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10th Western Australian Mounted Infantry beret and badge. The 10th W.A.M.I. was formed in 1949 and equipped with Staghound Armoured Cars and Canadian Scout Cars. In 1956 the unit was re-designated with its previous title, the 10th Light Horse. Photo: Julian Tennant
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Post WW2 Australian paratrooper’s beret. This beret quite possibly belonged to a member of the early SAS Company based at Swanbourne who wore the maroon beret and RAINF badge for a time after their formation in 1957. The ‘dog tags’ appear to be unrelated to the beret. Photo: Julian Tennant
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Composite ‘Vietnam’ Australian SAS uniform which includes a US ERDL camouflage shirt used by Corporal Ron Gammie who completed a tour of South Vietnam with 3 SAS Squadron in 1966-67. Photo: Julian Tennant
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Insignia belonging to 5/588 Corporal K.C. Burgess who served with the Royal Australian Regiment in Korea. Note the IRVIN parachute pin which was often presented to individuals who had undertaken parachute descents using rigs made by that company. Photo: Julian Tennant

The Royal Australian Navy is also reasonably well represented, and the displays include two very detailed scale models depicting the HMAS Sydney and German auxiliary cruiser/raider Kormoran (HSK-8) which both sank after an epic clash off the WA coast on 19 November 1941. A very impressive memorial to the HMAS Sydney is located on the hill about 900m away from the museum and a visit is recommended, along with the Museum of Geraldton which also includes a 3D film of the wrecks, detailed information about the battle as well as other artifacts and aspects of the city’s wartime history.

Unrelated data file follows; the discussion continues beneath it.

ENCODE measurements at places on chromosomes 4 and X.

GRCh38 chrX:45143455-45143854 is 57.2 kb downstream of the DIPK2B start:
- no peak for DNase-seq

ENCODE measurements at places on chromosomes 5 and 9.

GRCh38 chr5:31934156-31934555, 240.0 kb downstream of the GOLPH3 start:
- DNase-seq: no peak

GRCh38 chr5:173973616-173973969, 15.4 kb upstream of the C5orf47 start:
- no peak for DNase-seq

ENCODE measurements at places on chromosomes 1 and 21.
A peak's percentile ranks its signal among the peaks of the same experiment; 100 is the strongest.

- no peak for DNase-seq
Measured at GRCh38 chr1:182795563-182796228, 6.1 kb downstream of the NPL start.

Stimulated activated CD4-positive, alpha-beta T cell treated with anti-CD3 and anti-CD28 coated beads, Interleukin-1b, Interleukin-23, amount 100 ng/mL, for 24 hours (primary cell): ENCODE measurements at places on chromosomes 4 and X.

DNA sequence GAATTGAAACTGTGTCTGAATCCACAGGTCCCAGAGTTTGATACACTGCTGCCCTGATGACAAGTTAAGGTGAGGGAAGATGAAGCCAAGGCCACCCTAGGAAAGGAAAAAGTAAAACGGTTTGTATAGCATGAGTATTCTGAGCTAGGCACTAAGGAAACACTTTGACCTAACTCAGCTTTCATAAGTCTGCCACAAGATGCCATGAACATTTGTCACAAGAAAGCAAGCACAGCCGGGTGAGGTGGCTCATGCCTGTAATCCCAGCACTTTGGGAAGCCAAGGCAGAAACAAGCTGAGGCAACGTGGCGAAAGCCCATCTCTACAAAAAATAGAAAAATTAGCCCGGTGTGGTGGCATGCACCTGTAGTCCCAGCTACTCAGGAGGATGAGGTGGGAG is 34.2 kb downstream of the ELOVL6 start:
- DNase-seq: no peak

For those with an interest in military history visiting Geraldton, a trip to the Birdwood Military Museum should be on the agenda but it is important to plan ahead. Formal entry times are restricted as the ‘staff’ are volunteer members of the RSL however if you do wish to visit outside of the times noted below contact them and see what can be arranged. If possible, try to visit on a Friday evening as this coincides with their BBQ night which is also a good opportunity to meet with some of the local veterans for a feed and a beer or two. If you are visiting Geraldton and have some flexibility with timings, try to arrange your trip to coincide with the third Saturday of the month as this is when Leane’s Trench, which is run by the Geraldton-based 11th Battalion AIF Living History Unit, is open to the public. The trench is about 30km outside of the city, just off the road to Mullewa. Unfortunately, my Geraldton stop-over did not coincide with the opening times for the trench visit, but it has given me the incentive to plan another weekend away from Perth.

Birdwood Military Museum
Birdwood House
46 Chapman Road
Western Australia 6530

Phone: +61 (0)8 9964 1520 (Mon. and Thurs. 0900 – 11400) / 0427 612 479 or 0408 222 653 (all other times)

Monday 0900 – 1400
Thursday 0900 – 1400
Friday 1700 – Late
Sunday 1200 – 1500
Other times by arrangement

HMAS Sydney II memorial Geraldton
H.M.A.S. Sydney II Memorial overlooking the Geraldton town centre and waterfront. The memorial is less than a kilometer away from the Birdwood Military Museum and can be reached within a few minutes by car or about 10 minutes if walking.
Geraldton 11 bn Leanes Trench
Members of the 11th Battalion AIF Living History Unit and visitors to ‘Leane’s Trench’ near Mullewa. Photos: Ken Lawson
Members of the the 11th Battalion AIF and the Gallipoli Trench P
Members of the the 11th Battalion AIF Living History Unit, Dr Stewart Adamson, Ian Wright, Mark Long, Phil Eather, Karl Edwards, Chris Cox. and Michael McGilvray. Photo: Elise Van Aken/Geraldton Guardian


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Author: juleswings

Military insignia collector / researcher, with an interest in airborne and special operations units, para wings & badges.

One thought on “Birdwood Military Museum – Geraldton, Western Australia”

  1. You certainly get around, my Friend!
    The Rising Sun Trench art is a fine piece of jewellery
    I assume that all the weapons have unfortunately been rendered “permanently inoperable”.